A second function of the imagination in playreading is the visual free imagery of the dramatic scene, characters, action--the "seeing" of the play in the mind's eye as you read. The general view of the scene will be established by the initial stage direction. As you read the description of the scene in The Long Voyage Home, your running interpretation of the sense of the words will evoke a sequence of fleeting free images of the bar over on the left and the door to a side room, the tables and chairs on the right, and the street door in the rear. For readers who are visual minded, this will build up in a general image of the scene. This setting, in the dreamlike way of imagery, will fade and change as you go on. Against it or within it will be evoked visual images of the characters--Mag, Joe, Nick--as they are described or as their characteristics emerge from the dialogue and stage directions.

The visual stuff of which these images are compounded comes, of course, from your visual past experience. It may be that into your mind's eye will pop scenery from the warehouse of your memory and stock players already costumed from the casting office of your past acquaintance. You may have difficulty in modifying and adjusting these images to your understanding of the play as you interpret it. It's hard, sometimes, to get a brunette actress out of blonde Freda's role. However, some readers will have but little visual imagery, or only vague pictures will come to mind, or vivid scenes and people but quite without respect for the playwright's expressed intent.

Within wide limits of individual temperament and experience, then, you, the reader, will "see" and "hear" the play upon the stage of your mind in the theater of your imagination.

You will also "see" the antecedent events that are suggested in the exposition, and you will enjoy the other sorts of free imagery, too, such as the kinesthetic and thermal imagery mentioned earlier. So, when you read a drama, you may identify yourself with one of the characters--perhaps it will be Olson--see the scene through his eyes, hear the speech of the other characters, feel his speeches upon your own mind's tongue, and empathize the grimaces, gestures, bodily tensions, and actions suggested by the stage directions and the dialogue. This "living of the part"--or of each part in turn--will evoke your emotions as a playreader very much as emotion is evoked in the playgoer, though without the freedom induced by being part of a crowd. Neither loud laughter nor tears--and of course neither hissing nor applause--will ordinarily result as a part of your reading response to a drama.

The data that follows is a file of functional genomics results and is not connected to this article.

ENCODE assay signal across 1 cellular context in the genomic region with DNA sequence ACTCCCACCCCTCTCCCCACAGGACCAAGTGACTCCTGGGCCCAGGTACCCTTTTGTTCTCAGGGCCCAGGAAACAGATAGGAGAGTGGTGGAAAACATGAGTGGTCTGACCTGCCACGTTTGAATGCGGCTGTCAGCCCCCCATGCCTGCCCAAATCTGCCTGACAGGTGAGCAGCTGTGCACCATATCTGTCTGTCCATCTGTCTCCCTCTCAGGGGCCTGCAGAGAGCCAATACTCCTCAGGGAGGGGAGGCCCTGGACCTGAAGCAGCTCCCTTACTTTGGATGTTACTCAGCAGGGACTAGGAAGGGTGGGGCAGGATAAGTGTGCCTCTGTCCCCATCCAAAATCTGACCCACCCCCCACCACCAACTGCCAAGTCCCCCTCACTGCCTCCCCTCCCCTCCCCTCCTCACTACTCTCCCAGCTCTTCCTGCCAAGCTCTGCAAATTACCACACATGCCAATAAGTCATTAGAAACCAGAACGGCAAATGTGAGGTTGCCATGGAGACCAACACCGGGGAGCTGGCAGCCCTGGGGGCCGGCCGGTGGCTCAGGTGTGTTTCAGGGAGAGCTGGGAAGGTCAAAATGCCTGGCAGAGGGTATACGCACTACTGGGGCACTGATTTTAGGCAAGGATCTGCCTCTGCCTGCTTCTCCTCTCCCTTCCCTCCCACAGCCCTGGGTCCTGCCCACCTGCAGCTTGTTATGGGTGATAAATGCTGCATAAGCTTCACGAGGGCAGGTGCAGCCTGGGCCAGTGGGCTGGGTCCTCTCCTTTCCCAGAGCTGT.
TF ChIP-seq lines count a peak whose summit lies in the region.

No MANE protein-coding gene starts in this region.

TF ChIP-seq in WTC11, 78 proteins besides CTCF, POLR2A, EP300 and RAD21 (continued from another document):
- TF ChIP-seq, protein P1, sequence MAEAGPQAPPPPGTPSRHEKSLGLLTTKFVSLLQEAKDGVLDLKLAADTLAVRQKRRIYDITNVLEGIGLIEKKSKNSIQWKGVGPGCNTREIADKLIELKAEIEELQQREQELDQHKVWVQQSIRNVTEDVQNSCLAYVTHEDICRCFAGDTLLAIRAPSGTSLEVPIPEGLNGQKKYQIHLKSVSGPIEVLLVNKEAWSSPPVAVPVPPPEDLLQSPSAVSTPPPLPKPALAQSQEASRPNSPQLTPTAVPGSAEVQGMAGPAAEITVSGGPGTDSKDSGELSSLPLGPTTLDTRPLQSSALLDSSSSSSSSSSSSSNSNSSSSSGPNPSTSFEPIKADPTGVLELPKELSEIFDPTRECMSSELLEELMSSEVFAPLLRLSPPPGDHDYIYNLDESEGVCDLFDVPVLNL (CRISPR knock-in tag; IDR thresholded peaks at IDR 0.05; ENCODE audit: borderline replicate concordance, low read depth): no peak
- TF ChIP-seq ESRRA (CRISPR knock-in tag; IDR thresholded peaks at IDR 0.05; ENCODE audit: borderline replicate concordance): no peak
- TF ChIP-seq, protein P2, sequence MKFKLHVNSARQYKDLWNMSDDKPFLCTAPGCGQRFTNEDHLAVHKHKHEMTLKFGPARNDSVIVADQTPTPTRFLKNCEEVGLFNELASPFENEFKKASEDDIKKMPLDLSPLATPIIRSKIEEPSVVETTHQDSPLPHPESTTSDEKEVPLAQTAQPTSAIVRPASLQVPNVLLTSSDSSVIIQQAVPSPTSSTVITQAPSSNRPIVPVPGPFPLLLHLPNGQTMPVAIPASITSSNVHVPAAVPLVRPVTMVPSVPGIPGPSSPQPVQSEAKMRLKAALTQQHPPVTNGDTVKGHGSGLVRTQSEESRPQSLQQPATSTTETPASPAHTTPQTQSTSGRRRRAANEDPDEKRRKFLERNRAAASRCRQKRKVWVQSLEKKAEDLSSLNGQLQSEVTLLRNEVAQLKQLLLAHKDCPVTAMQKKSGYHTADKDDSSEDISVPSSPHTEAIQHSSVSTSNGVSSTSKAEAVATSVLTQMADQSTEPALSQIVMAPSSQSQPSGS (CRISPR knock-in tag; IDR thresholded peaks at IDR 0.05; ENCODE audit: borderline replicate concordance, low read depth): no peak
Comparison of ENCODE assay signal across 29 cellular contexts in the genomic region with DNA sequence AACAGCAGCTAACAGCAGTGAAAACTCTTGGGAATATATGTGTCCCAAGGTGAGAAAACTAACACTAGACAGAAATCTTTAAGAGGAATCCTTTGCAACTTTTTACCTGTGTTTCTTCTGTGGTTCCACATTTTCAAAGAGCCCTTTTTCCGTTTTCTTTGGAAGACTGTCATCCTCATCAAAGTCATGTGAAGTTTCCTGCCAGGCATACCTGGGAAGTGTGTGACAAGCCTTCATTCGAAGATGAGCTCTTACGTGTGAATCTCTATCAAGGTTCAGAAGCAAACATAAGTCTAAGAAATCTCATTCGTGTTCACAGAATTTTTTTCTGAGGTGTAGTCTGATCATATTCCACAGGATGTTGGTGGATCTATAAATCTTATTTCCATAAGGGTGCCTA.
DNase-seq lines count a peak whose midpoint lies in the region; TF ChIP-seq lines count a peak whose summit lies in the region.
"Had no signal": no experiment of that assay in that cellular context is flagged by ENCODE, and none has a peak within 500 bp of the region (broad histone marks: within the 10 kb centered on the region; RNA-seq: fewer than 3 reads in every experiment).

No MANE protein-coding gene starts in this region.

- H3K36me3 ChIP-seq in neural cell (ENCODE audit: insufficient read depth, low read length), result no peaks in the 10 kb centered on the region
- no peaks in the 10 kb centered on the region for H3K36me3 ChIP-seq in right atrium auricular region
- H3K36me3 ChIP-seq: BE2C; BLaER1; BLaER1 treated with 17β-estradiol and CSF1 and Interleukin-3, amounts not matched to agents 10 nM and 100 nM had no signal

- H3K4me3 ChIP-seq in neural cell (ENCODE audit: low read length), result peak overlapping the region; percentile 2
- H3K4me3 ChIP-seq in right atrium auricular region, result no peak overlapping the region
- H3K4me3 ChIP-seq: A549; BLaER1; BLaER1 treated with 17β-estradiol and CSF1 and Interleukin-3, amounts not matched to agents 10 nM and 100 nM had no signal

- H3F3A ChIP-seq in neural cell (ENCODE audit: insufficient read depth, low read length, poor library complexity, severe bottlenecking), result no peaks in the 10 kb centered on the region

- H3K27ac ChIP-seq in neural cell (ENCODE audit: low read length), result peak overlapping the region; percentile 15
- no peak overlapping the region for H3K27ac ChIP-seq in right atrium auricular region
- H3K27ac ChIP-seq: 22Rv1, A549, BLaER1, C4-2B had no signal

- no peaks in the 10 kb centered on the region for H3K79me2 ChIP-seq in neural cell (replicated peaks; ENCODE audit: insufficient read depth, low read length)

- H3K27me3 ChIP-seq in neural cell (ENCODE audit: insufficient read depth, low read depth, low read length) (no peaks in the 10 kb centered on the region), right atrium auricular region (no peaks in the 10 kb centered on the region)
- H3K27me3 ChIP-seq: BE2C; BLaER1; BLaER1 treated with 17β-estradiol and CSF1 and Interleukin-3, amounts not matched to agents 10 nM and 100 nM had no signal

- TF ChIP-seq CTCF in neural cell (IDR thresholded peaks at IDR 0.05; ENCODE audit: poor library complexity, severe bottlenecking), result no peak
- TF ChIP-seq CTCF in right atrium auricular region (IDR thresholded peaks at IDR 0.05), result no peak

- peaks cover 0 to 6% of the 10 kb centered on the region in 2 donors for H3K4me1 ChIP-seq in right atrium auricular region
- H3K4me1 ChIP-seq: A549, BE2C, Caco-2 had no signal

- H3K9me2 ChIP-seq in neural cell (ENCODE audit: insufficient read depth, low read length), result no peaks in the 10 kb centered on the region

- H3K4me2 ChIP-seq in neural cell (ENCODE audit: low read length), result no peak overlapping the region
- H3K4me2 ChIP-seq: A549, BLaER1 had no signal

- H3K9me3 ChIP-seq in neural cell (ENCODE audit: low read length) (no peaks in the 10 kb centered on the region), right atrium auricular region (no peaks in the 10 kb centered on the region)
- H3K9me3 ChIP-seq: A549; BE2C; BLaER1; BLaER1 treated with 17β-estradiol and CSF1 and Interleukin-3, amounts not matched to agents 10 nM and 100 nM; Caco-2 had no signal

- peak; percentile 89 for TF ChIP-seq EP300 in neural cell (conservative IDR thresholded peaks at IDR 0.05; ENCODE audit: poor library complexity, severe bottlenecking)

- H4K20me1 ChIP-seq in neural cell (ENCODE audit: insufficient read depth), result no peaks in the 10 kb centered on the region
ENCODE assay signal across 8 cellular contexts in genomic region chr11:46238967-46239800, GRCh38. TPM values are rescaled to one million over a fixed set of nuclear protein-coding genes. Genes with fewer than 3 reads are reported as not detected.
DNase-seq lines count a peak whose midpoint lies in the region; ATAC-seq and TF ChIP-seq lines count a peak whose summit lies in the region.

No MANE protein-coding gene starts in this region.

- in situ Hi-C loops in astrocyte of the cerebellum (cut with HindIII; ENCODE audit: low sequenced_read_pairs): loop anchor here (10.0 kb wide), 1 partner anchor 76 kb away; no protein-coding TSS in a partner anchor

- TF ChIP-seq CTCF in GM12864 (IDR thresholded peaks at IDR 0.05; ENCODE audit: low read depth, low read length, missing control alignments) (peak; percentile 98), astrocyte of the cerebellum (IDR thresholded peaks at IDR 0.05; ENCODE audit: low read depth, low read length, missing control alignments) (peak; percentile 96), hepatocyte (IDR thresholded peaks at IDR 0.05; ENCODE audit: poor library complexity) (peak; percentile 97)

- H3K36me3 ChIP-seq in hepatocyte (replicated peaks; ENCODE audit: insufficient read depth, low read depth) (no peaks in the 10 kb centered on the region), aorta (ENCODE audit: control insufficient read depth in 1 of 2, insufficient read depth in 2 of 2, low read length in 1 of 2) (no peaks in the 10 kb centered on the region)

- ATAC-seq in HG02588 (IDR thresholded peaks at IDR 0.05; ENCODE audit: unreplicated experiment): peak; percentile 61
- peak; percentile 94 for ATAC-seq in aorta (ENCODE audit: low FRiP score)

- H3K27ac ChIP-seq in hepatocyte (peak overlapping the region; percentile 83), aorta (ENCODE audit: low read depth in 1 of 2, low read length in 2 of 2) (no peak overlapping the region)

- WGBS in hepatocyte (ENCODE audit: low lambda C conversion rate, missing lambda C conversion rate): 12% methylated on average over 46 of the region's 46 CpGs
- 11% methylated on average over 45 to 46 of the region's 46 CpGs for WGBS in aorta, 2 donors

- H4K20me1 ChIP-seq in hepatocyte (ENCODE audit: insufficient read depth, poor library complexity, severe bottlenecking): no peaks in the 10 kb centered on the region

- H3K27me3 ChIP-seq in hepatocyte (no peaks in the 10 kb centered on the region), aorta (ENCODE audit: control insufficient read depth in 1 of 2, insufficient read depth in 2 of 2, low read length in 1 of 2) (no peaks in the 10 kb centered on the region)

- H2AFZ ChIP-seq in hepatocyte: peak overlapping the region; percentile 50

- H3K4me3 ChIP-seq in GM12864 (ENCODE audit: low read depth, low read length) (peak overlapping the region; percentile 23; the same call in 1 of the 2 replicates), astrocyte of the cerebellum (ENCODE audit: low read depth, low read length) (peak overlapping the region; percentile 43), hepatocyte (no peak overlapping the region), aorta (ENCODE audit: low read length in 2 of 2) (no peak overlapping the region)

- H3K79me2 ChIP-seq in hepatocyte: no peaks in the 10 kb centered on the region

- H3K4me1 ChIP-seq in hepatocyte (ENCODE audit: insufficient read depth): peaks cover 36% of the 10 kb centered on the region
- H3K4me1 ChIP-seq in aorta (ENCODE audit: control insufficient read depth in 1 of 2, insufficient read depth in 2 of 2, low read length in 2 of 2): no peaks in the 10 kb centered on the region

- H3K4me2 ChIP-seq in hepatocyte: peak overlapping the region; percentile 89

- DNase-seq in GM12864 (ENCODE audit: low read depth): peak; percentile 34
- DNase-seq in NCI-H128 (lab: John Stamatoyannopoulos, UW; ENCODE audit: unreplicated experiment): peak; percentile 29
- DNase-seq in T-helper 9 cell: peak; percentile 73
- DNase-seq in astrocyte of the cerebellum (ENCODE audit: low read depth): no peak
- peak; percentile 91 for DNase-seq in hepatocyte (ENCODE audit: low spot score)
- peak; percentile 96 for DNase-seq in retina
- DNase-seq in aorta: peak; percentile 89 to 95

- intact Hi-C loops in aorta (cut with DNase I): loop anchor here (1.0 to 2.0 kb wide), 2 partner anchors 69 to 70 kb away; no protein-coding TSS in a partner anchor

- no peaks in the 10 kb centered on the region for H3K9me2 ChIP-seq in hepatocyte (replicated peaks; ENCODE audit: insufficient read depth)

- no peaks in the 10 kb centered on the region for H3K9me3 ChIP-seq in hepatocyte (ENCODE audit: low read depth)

Let us turn now from the reader's various naïve responses to that other current in his response--the critical.

We have already spoken of the reader's immediate semantic response to the successive phrases that he perceives in the process of reading. This is comparable to the playgoer's immediate semantic response as he listens to the actors' speeches.

Reading, of course, is an amazingly complex procedure. You have stored up memory traces of millions of language-and-life experiences --words and word forms and word relations used in reference to particular things, actions, qualities, ideas. You have, by the subconscious process of abstraction, generalized these many millions so that you have in mind perhaps a hundred thousand word and phrase senses for ten or twenty thousand words in various forms and structures.

When you read a drama, the playwright's words and phrases call up generalized senses from your storehouse of language-and-life experience, references to things, actions, qualities, ideas. As you read a drama, then, you are simply reorganizing your own past experience of scenes and people, human desires, relations, tensions, interactions, deeds, conflicts, emotions, satisfactions, failures, sentiments, and expressions. Tidbits of your own life and observation are called up in this way and synthesized as a new experience, patterned by the playwright's language.